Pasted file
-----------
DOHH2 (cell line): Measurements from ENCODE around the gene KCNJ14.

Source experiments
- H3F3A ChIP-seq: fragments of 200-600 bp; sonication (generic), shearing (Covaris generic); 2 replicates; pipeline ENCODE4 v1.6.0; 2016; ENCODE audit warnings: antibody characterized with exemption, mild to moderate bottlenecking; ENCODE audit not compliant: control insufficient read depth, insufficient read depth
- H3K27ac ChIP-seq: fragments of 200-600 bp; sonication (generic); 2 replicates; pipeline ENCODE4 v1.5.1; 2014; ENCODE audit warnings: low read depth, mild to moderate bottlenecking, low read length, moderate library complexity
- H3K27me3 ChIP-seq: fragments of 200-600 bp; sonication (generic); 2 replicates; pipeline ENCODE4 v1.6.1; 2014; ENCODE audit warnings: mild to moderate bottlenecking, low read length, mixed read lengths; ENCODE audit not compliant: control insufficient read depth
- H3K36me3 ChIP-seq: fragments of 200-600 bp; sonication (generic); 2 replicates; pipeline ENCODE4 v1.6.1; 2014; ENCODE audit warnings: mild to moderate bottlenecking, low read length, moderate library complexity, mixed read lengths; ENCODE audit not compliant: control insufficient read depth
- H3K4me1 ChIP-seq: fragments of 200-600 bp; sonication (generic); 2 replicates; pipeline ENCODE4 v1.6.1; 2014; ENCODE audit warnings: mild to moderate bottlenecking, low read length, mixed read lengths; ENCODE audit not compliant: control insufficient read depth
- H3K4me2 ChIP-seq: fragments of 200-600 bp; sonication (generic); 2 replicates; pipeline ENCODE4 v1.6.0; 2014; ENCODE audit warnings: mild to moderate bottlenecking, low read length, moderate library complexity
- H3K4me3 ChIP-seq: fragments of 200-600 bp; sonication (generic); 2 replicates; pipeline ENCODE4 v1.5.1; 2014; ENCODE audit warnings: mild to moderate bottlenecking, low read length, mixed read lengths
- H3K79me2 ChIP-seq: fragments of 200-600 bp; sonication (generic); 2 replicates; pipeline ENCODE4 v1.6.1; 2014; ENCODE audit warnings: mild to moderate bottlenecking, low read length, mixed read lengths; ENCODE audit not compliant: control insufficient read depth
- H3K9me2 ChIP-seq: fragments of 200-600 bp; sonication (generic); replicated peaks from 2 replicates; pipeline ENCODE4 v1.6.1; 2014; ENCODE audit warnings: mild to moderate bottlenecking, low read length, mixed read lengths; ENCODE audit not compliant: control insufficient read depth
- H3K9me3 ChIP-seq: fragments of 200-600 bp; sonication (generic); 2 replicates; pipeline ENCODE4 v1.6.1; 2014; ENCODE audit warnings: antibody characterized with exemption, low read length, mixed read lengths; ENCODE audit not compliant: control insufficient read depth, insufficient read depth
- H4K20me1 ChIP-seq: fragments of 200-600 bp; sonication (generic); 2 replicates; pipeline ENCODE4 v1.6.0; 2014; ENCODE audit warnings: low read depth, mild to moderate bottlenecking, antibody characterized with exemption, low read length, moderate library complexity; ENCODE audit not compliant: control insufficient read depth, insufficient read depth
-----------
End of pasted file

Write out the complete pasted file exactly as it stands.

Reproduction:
DOHH2 (cell line): Measurements from ENCODE around the gene KCNJ14.

Source experiments
- H3F3A ChIP-seq: fragments of 200-600 bp; sonication (generic), shearing (Covaris generic); 2 replicates; pipeline ENCODE4 v1.6.0; 2016; ENCODE audit warnings: antibody characterized with exemption, mild to moderate bottlenecking; ENCODE audit not compliant: control insufficient read depth, insufficient read depth
- H3K27ac ChIP-seq: fragments of 200-600 bp; sonication (generic); 2 replicates; pipeline ENCODE4 v1.5.1; 2014; ENCODE audit warnings: low read depth, mild to moderate bottlenecking, low read length, moderate library complexity
- H3K27me3 ChIP-seq: fragments of 200-600 bp; sonication (generic); 2 replicates; pipeline ENCODE4 v1.6.1; 2014; ENCODE audit warnings: mild to moderate bottlenecking, low read length, mixed read lengths; ENCODE audit not compliant: control insufficient read depth
- H3K36me3 ChIP-seq: fragments of 200-600 bp; sonication (generic); 2 replicates; pipeline ENCODE4 v1.6.1; 2014; ENCODE audit warnings: mild to moderate bottlenecking, low read length, moderate library complexity, mixed read lengths; ENCODE audit not compliant: control insufficient read depth
- H3K4me1 ChIP-seq: fragments of 200-600 bp; sonication (generic); 2 replicates; pipeline ENCODE4 v1.6.1; 2014; ENCODE audit warnings: mild to moderate bottlenecking, low read length, mixed read lengths; ENCODE audit not compliant: control insufficient read depth
- H3K4me2 ChIP-seq: fragments of 200-600 bp; sonication (generic); 2 replicates; pipeline ENCODE4 v1.6.0; 2014; ENCODE audit warnings: mild to moderate bottlenecking, low read length, moderate library complexity
- H3K4me3 ChIP-seq: fragments of 200-600 bp; sonication (generic); 2 replicates; pipeline ENCODE4 v1.5.1; 2014; ENCODE audit warnings: mild to moderate bottlenecking, low read length, mixed read lengths
- H3K79me2 ChIP-seq: fragments of 200-600 bp; sonication (generic); 2 replicates; pipeline ENCODE4 v1.6.1; 2014; ENCODE audit warnings: mild to moderate bottlenecking, low read length, mixed read lengths; ENCODE audit not compliant: control insufficient read depth
- H3K9me2 ChIP-seq: fragments of 200-600 bp; sonication (generic); replicated peaks from 2 replicates; pipeline ENCODE4 v1.6.1; 2014; ENCODE audit warnings: mild to moderate bottlenecking, low read length, mixed read lengths; ENCODE audit not compliant: control insufficient read depth
- H3K9me3 ChIP-seq: fragments of 200-600 bp; sonication (generic); 2 replicates; pipeline ENCODE4 v1.6.1; 2014; ENCODE audit warnings: antibody characterized with exemption, low read length, mixed read lengths; ENCODE audit not compliant: control insufficient read depth, insufficient read depth
- H4K20me1 ChIP-seq: fragments of 200-600 bp; sonication (generic); 2 replicates; pipeline ENCODE4 v1.6.0; 2014; ENCODE audit warnings: low read depth, mild to moderate bottlenecking, antibody characterized with exemption, low read length, moderate library complexity; ENCODE audit not compliant: control insufficient read depth, insufficient read depth